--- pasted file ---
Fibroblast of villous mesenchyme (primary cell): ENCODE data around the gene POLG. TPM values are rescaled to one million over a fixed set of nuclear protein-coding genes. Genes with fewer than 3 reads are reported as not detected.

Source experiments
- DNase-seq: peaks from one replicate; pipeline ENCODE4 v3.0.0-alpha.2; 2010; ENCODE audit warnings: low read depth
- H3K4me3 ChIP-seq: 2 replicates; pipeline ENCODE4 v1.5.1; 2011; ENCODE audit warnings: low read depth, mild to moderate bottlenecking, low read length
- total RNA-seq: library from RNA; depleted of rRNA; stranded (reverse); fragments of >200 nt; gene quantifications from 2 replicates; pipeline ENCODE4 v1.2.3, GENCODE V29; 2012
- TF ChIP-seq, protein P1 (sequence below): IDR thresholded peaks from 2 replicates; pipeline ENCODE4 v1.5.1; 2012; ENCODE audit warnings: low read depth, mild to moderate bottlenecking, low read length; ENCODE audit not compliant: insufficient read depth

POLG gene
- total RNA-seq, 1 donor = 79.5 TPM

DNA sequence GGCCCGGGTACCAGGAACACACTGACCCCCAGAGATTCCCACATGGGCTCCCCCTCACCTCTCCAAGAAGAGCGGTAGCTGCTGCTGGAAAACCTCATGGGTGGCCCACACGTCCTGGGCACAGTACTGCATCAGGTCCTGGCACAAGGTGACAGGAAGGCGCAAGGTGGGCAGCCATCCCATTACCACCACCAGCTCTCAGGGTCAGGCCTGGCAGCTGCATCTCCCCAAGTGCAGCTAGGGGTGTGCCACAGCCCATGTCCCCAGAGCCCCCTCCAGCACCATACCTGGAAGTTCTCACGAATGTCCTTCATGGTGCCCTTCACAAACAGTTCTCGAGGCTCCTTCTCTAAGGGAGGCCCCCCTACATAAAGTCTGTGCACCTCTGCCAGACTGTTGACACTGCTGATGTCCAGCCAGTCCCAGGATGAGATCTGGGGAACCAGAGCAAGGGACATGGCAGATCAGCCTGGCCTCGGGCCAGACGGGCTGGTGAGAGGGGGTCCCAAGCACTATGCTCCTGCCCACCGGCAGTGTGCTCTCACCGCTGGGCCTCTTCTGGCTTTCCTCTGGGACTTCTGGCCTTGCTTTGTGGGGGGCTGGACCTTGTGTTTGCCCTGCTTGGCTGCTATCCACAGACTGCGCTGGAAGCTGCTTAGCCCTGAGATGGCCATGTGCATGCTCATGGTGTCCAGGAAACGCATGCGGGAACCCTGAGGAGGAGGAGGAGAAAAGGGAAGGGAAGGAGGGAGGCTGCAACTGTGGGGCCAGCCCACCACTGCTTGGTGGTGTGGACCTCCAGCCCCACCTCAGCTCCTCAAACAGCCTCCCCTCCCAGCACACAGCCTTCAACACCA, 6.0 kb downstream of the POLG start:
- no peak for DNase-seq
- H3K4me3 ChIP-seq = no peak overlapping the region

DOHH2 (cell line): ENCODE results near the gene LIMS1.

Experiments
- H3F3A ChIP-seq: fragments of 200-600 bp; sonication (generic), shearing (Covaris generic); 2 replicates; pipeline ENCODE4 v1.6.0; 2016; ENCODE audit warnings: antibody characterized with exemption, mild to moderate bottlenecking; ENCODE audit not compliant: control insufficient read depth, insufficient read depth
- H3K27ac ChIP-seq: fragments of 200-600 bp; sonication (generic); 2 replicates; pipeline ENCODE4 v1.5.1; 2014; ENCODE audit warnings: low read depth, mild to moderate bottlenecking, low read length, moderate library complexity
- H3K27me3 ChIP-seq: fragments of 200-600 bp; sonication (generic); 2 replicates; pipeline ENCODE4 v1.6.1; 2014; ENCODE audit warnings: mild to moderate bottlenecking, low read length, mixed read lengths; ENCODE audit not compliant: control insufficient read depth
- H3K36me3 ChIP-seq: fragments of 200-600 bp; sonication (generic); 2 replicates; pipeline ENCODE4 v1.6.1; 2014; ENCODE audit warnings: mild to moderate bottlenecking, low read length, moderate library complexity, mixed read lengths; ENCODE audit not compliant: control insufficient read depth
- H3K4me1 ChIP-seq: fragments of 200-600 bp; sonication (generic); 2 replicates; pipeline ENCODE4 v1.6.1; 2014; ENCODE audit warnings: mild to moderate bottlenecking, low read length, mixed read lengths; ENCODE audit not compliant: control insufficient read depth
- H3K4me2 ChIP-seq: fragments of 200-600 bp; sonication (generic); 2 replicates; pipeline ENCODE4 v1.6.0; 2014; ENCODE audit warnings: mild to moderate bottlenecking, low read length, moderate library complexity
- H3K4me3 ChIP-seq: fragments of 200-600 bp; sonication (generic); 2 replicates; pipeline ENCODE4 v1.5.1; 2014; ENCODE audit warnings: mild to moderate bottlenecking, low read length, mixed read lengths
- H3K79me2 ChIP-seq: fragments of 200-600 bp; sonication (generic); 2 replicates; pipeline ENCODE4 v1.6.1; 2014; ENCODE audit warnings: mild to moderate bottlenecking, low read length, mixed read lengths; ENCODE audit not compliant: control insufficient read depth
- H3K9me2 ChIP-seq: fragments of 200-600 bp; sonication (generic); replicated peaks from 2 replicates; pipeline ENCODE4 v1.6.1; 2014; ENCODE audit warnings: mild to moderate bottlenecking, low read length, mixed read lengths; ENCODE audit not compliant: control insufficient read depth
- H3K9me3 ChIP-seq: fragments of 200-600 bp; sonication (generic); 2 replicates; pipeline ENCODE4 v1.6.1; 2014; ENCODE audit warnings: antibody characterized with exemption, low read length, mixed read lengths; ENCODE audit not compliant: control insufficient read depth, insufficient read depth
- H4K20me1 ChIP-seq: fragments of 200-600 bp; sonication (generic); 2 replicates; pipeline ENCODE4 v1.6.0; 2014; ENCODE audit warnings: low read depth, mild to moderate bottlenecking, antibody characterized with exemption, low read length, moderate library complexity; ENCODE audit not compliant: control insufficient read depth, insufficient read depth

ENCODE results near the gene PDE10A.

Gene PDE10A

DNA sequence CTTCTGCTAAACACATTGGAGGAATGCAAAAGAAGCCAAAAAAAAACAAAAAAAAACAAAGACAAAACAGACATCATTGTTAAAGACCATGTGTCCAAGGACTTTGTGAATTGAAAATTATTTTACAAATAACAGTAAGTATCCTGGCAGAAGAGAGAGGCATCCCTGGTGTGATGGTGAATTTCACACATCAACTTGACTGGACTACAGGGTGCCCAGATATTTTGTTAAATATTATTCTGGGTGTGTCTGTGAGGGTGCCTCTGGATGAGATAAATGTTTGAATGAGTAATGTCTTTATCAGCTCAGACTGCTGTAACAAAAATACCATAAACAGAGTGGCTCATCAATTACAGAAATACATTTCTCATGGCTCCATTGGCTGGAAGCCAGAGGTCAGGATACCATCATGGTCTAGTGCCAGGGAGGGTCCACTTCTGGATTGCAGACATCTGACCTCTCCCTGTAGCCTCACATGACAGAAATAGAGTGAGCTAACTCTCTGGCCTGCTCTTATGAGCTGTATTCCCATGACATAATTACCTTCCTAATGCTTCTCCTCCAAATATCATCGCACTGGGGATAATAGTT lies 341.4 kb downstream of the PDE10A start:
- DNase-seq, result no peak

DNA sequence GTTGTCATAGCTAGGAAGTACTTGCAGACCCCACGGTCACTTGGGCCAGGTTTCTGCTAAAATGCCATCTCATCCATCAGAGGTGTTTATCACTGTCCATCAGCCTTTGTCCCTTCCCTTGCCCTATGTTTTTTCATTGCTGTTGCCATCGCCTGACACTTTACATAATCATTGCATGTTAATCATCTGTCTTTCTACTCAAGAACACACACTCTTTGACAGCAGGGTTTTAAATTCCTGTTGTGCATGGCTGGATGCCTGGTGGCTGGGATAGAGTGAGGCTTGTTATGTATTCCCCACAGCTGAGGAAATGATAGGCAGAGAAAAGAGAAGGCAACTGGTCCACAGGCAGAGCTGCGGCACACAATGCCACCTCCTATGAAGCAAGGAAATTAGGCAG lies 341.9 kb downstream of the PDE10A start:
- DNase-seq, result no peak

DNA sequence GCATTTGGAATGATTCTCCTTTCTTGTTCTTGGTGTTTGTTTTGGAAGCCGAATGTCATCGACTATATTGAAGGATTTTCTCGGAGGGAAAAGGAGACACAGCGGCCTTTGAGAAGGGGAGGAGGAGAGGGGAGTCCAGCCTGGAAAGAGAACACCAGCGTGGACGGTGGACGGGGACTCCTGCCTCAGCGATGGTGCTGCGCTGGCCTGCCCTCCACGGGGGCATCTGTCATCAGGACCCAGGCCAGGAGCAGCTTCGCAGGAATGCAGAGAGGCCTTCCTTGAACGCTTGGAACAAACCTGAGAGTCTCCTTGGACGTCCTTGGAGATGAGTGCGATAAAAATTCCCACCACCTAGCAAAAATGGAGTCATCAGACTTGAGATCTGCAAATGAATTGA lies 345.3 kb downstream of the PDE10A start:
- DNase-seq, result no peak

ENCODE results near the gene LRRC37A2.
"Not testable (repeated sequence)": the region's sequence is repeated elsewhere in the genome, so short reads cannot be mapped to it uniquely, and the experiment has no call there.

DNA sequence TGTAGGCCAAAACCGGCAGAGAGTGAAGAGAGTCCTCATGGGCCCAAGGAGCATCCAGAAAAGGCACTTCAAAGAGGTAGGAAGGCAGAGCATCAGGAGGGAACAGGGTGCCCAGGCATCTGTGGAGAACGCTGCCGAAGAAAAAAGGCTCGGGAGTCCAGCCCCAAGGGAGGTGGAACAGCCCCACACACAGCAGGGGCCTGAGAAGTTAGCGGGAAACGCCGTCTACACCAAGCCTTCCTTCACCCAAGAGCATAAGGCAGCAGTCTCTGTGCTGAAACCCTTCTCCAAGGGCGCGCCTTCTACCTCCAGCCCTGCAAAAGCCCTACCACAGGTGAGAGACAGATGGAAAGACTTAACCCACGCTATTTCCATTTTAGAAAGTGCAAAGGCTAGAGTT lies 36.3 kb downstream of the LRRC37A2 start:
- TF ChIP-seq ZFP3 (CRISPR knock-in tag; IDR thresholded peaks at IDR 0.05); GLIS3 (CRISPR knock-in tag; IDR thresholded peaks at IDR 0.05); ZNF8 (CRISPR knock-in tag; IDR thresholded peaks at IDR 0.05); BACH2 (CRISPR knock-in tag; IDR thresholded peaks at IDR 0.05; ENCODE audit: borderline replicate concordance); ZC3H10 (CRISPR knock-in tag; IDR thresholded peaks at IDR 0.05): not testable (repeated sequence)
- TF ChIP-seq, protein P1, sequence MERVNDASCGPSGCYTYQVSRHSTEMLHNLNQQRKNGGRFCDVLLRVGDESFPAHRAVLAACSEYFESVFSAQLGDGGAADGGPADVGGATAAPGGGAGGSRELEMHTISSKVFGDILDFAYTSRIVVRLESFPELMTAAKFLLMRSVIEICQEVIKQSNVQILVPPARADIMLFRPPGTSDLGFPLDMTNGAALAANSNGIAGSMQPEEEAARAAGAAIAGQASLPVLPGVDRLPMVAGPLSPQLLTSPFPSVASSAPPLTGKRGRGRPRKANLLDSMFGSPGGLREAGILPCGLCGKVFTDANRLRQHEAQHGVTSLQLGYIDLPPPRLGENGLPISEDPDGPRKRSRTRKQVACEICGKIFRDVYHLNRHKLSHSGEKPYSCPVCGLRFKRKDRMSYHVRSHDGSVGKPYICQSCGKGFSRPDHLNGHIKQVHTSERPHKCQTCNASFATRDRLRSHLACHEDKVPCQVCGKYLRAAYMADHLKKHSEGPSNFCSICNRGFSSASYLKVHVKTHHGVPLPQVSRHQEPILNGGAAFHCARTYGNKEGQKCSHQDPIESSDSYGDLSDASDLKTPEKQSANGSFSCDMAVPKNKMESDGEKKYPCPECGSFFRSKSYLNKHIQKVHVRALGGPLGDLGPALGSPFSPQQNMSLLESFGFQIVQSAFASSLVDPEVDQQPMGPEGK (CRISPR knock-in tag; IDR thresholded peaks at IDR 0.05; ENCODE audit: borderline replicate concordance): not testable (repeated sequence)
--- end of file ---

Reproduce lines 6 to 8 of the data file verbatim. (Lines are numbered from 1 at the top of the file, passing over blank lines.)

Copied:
- TF ChIP-seq, protein P1 (sequence below): IDR thresholded peaks from 2 replicates; pipeline ENCODE4 v1.5.1; 2012; ENCODE audit warnings: low read depth, mild to moderate bottlenecking, low read length; ENCODE audit not compliant: insufficient read depth

POLG gene
- total RNA-seq, 1 donor = 79.5 TPM